# How can you efficiently check values of large vectors in R?

One thing I want to do all the time in my R code is to test whether certain conditions hold for a vector, such as whether it contains any or all values equal to some specified value. The `R`ish way to do this is to create a boolean vector and use any or all, for example:

``````any(is.na(my_big_vector))
all(my_big_vector == my_big_vector[[1]])
...
``````

It seems really inefficient to me to allocate a big vector and fill it with values, just to throw it away (especially if `any()` or `all()` call can be short-circuited after testing only a couple of the values. Is there a better way to do this, or should I just hand in my desire to write code that is both efficient and succinct when working in `R`?

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## 3 Answers

``````which(is.na(my_big_vector))
which(my_big_vector == 5)
which(my_big_vector < 3)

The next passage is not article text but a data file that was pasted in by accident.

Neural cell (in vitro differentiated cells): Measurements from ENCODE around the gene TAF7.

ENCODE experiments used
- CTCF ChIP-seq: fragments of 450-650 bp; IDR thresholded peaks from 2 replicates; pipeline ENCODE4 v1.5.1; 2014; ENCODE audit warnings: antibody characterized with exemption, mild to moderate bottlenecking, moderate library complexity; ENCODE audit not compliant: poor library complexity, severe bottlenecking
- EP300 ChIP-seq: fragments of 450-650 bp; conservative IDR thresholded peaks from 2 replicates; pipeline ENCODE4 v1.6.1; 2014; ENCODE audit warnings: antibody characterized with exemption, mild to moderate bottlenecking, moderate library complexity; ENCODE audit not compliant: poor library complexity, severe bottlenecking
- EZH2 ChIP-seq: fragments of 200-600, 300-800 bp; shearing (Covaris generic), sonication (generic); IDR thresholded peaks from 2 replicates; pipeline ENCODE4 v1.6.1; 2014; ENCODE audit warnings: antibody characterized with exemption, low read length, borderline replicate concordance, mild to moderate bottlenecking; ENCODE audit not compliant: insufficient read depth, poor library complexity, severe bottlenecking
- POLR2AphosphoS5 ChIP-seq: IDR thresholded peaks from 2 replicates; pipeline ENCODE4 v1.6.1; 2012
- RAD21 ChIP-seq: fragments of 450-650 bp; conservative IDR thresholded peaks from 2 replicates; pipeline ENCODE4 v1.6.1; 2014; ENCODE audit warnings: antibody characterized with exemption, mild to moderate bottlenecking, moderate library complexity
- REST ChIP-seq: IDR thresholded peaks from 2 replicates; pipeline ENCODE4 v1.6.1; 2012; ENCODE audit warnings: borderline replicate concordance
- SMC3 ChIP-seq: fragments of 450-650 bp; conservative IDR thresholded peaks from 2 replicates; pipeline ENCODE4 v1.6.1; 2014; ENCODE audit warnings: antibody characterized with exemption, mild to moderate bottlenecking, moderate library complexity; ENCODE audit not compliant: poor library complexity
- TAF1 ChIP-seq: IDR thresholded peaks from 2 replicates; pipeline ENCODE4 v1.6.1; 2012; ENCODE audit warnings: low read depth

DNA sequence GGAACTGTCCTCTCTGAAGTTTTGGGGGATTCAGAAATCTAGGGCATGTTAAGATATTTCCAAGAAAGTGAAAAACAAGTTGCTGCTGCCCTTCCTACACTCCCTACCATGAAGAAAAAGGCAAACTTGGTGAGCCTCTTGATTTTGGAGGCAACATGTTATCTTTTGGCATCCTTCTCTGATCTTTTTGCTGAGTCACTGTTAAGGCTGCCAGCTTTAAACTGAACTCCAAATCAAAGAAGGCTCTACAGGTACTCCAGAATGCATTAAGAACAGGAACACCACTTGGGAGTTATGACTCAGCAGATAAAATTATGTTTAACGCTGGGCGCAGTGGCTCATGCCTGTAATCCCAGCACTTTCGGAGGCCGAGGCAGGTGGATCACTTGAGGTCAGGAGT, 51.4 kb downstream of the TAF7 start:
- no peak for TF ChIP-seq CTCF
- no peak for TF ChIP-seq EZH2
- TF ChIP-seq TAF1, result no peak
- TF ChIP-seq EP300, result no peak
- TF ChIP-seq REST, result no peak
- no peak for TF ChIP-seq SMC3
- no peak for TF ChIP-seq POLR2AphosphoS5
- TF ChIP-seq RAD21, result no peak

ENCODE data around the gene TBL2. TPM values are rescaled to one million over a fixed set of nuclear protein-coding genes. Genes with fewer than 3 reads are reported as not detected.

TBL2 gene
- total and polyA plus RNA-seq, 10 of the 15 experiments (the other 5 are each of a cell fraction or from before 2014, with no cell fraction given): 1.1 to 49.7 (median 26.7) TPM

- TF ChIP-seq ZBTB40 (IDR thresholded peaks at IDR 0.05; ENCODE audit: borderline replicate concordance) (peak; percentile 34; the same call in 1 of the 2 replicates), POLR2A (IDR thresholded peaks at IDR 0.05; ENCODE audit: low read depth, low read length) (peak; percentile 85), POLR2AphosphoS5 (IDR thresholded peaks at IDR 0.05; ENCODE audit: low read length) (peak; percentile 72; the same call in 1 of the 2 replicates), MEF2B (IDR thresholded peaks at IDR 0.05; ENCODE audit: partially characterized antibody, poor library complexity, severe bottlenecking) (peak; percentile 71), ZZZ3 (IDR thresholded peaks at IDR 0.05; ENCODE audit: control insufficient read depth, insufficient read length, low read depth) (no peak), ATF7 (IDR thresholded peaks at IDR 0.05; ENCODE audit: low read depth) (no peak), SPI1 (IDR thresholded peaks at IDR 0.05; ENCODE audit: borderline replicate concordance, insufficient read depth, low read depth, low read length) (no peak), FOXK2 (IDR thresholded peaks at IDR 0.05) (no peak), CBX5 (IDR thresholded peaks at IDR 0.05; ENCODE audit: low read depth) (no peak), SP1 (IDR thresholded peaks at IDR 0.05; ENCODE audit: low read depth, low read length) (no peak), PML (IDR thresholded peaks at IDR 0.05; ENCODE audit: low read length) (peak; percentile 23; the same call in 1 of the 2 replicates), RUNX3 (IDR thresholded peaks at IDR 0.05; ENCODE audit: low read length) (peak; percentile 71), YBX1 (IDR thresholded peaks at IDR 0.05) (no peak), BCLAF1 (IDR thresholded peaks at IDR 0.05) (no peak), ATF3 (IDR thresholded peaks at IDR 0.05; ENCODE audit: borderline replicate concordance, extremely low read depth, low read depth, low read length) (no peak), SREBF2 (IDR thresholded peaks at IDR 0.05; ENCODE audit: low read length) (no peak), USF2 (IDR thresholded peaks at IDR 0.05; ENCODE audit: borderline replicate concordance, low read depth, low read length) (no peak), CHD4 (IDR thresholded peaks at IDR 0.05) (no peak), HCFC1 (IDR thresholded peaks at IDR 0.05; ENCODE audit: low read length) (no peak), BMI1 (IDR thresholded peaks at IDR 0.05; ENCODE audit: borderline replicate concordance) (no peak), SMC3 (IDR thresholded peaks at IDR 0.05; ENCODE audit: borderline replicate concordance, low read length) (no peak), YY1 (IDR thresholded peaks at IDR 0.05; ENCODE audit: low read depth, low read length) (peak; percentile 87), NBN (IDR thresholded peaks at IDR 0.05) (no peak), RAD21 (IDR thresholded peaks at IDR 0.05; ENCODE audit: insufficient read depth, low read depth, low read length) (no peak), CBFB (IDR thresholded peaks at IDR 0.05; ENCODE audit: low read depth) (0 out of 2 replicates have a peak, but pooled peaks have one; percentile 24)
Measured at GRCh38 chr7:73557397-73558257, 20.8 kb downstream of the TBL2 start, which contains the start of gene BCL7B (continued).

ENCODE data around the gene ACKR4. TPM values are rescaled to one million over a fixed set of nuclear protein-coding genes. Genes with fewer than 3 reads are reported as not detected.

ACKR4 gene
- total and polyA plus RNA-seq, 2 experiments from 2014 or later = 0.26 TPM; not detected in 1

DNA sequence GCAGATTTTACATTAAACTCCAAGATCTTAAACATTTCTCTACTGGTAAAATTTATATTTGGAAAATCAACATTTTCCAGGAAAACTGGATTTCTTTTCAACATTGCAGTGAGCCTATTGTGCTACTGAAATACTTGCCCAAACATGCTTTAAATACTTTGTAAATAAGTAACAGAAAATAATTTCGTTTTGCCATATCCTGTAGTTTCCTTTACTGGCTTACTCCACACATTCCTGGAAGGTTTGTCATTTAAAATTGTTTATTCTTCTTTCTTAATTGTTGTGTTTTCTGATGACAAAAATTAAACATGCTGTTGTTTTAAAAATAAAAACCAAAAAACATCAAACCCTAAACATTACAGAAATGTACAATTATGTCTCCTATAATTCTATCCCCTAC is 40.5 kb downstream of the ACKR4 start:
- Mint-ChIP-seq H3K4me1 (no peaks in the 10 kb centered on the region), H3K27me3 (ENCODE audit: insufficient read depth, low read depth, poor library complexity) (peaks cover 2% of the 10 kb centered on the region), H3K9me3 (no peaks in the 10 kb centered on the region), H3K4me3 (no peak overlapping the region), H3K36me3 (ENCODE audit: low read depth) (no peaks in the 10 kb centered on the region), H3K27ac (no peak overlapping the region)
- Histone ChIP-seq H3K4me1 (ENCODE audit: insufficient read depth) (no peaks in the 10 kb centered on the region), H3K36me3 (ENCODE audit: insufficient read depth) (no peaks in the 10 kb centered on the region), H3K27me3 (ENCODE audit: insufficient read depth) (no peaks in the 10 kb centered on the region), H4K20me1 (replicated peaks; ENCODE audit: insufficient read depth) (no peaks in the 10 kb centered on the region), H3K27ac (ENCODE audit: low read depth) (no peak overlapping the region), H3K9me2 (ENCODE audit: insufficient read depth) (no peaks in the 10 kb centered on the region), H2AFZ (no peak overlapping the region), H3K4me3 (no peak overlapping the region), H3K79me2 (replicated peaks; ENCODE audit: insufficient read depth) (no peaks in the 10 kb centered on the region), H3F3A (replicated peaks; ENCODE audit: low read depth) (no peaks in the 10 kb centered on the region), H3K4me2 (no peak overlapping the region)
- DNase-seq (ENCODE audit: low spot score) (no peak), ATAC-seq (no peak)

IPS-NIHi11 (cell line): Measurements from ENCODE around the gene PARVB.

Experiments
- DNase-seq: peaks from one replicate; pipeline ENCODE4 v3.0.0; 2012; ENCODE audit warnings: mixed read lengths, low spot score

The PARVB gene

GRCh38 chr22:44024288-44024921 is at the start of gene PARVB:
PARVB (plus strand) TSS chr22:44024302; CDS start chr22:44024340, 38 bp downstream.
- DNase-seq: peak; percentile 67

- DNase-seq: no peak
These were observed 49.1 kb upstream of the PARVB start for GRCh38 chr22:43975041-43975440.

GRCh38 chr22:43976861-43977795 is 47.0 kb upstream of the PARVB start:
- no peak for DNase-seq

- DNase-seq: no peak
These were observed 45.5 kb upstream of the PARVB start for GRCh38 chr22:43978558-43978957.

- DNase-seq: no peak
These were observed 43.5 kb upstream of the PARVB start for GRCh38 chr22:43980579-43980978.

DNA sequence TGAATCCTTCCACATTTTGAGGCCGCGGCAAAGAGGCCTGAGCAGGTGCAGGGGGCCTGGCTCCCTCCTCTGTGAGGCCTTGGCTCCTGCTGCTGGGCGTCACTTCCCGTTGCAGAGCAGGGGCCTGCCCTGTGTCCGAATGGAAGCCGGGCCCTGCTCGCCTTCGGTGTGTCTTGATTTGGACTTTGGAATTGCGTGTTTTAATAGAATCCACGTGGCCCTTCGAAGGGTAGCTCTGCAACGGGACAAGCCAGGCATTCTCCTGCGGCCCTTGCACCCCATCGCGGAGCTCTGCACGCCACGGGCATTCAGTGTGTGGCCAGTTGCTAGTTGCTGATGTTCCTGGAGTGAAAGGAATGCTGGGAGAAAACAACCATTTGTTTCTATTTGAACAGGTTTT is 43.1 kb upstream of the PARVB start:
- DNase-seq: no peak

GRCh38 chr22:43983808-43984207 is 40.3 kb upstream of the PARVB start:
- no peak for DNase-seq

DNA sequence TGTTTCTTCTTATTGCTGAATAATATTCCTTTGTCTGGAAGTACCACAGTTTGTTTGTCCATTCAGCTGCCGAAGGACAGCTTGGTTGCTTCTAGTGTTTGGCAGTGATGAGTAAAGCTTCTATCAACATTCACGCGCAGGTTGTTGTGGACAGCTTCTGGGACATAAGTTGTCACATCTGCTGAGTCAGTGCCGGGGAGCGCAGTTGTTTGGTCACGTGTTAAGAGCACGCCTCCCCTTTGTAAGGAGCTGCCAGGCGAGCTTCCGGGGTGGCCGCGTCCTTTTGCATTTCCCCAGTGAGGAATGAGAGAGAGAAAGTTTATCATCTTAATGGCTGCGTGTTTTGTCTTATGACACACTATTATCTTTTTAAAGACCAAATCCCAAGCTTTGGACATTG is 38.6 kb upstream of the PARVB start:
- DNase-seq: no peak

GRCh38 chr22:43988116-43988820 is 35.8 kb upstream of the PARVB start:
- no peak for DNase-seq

``````

And if you want to count them...

``````length(which(is.na(my_big_vector)))
``````
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This is not good answer since is.na produces bool vector... –  mbq Jul 1 '10 at 19:29
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"Cheap, fast, reliable: pick any two" is a dry way of saying that you sometimes need to order your priorities when building or designing systems.

It is rather similar here: the cost of the concise expression is the fact that memory gets allocated behind the scenes. If that really is a problem, then you can always write a (compiled ?) routines to runs (quickly) along the vectors and uses only pair of values at a time.

You can trade off memory usage versus performance versus expressiveness, but is difficult to hit all three at the same time.

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It would seem like the built in library ought to have functions that could tell you whether any value in a big vector was NA or equal to some value. In Python, you could use generator comprehensions which would allocate a fixed amount of memory and short circuit the computation of any() or all(). –  Nick Jul 8 '10 at 0:36
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I think it is not a good idea -- R is a very high-level language, so what you should do is to follow standards. This way R developers know what to optimize. You should also remember that while R is functional and lazy language, it is even possible that statement like

``````any(is.na(a))
``````

can be recognized and executed as something like

``````.Internal(is_any_na,a)
``````
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